Is It Okay to Call an Insect a Bug?

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Lately, some Facebook fans of this site have criticized its liberal use of the word "bug" in certain articles. They feel the articles do my readers a disservice by calling the weekly identification challenge "Bug of the Week." Susan P. wrote to chide, "it would be nice to teach people correct terminology."

Okay, fair enough. Yes, people should know the difference between a bug and an insect. Technically, or taxonomically, a bug is an insect belonging to the order Hemiptera, known commonly as the true bugs.

Aphids, cicadas, assassin bugs, ants, and a variety of other insects claim membership in the order Hemiptera.

All bugs are insects, but not all insects are bugs. Beetles are not true bugs, nor are butterflies or bees or flies. The article 15 Misconceptions About Insects makes a point to explain this frequent misuse of the term bug.

Yet, collectively, we use the words insect and bug as synonyms. When writers do so, it is often to keep the reader interested. Insects already have a bad reputation, so whatever we can do to combat that while educating the public may not be such a bad thing.

Many Entomologists Use 'Bug,' Too

In my defense, the word bug is widely used to describe just about any arthropod, from decidedly non-insect critters like millipedes and pillbugs to arachnids like spiders and ticks. There are even some bug books that include snails and worms, which are clearly not insects.

I'm not the only one out here taking some poetic license with the word bug.

  • Gilbert Waldbauer is a respected entomologist from the University of Illinois. He authored an excellent volume called "The Handy Bug Answer Book" which covers everything from scorpions to silverfish.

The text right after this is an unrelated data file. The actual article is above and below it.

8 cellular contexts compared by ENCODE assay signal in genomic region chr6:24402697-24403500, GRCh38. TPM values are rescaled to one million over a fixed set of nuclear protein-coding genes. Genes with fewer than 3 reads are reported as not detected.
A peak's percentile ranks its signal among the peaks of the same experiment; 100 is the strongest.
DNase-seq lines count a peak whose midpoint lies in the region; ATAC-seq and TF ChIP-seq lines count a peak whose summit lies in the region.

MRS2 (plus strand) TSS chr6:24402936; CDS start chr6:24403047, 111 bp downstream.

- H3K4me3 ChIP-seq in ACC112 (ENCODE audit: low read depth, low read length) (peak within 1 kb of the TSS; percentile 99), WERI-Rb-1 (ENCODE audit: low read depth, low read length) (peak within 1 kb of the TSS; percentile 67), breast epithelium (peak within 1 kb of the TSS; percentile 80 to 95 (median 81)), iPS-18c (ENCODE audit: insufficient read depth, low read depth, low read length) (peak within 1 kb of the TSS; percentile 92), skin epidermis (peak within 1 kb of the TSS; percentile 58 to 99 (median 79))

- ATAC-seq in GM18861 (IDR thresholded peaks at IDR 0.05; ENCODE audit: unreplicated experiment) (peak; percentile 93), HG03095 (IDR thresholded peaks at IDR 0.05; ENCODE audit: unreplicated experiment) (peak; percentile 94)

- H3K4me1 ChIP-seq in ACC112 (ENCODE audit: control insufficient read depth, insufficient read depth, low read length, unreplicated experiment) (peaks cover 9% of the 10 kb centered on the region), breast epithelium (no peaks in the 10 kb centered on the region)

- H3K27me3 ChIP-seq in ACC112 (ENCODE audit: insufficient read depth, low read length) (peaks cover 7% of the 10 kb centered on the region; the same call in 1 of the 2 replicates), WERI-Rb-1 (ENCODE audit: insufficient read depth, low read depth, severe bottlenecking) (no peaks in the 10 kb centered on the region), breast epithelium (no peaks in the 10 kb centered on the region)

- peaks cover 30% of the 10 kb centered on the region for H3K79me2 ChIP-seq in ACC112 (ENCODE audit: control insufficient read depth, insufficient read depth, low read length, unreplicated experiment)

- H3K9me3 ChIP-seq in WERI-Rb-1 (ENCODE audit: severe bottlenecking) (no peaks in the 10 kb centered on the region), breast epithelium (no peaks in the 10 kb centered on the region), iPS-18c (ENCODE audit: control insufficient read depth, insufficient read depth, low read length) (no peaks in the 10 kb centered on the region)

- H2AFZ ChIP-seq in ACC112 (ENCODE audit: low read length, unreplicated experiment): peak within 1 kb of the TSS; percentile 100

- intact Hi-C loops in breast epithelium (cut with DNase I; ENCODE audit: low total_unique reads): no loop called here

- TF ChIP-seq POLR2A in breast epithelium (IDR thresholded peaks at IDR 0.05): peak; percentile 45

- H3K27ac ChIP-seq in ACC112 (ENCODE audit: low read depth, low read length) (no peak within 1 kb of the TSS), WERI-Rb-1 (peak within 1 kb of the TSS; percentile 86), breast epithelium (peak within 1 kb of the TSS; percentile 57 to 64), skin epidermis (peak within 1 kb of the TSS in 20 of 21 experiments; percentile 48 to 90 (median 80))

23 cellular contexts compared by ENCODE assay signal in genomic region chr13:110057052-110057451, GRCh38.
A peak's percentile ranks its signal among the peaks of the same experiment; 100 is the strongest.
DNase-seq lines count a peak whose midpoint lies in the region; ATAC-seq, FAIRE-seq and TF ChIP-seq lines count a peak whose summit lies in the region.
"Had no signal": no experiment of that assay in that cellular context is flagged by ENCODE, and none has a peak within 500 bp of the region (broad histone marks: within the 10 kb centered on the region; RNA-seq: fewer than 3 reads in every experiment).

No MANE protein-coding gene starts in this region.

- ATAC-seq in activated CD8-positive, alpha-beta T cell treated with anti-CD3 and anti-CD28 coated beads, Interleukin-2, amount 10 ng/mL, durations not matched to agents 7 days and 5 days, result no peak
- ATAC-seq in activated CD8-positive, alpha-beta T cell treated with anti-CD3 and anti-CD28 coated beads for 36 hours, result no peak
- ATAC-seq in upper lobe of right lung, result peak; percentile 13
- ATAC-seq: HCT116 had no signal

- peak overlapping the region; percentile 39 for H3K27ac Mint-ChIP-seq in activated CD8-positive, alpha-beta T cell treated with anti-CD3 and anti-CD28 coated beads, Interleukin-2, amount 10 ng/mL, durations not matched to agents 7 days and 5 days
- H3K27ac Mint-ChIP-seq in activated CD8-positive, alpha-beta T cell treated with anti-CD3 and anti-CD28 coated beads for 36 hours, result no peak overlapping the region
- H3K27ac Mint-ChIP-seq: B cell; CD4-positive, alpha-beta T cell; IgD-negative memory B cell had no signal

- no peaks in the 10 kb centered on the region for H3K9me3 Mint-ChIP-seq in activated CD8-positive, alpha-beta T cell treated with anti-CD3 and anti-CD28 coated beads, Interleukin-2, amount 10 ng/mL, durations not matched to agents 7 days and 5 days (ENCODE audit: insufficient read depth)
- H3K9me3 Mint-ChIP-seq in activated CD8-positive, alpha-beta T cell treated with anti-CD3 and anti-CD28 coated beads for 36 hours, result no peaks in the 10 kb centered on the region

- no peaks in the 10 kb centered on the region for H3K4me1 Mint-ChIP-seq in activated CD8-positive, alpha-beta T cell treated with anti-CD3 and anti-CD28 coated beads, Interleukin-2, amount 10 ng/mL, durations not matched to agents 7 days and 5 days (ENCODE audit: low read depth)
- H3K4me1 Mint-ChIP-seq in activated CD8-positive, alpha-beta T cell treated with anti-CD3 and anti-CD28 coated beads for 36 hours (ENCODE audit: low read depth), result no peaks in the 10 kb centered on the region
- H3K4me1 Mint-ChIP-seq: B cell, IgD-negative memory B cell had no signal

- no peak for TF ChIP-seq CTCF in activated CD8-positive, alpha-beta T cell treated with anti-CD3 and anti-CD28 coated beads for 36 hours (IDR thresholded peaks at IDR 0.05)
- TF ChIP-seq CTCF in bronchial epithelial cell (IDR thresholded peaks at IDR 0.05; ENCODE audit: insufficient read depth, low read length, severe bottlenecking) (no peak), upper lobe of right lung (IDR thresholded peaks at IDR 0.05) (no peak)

• The University of Kentucky's entomology department hosts a website called the Kentucky Bug Connection. They include information on keeping pet bugs, including tarantulas, mantids, and cockroaches, none of which are actually bugs.
  • The University of Florida's entomology department has sponsored a "Best of the Bugs" award honoring for outstanding insect-related websites. Among their honorees are sites on ants, beetles, flies, and butterflies - no actual bugs.
  • Iowa State's entomology department hosts one of the best arthropod sites around - Bugguide. The site is a database of information and photographs collected by amateur naturalists, covering virtually every North American arthropod. Only a small portion of the species listed belong to the order Hemiptera.

There are hundreds of other examples of entomologists who use the word 'bug' in the titles of their books, websites, and blogs. It is accepted that 'bug' refers to all sorts of creepy crawlies and that a smaller assortment of those actually includes the insects or true bugs of the world.

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Your Citation
Hadley, Debbie. "Is It Okay to Call an Insect a Bug?" ThoughtCo, Oct. 26, 2017, Hadley, Debbie. (2017, October 26). Is It Okay to Call an Insect a Bug? Retrieved from Hadley, Debbie. "Is It Okay to Call an Insect a Bug?" ThoughtCo. (accessed March 18, 2018).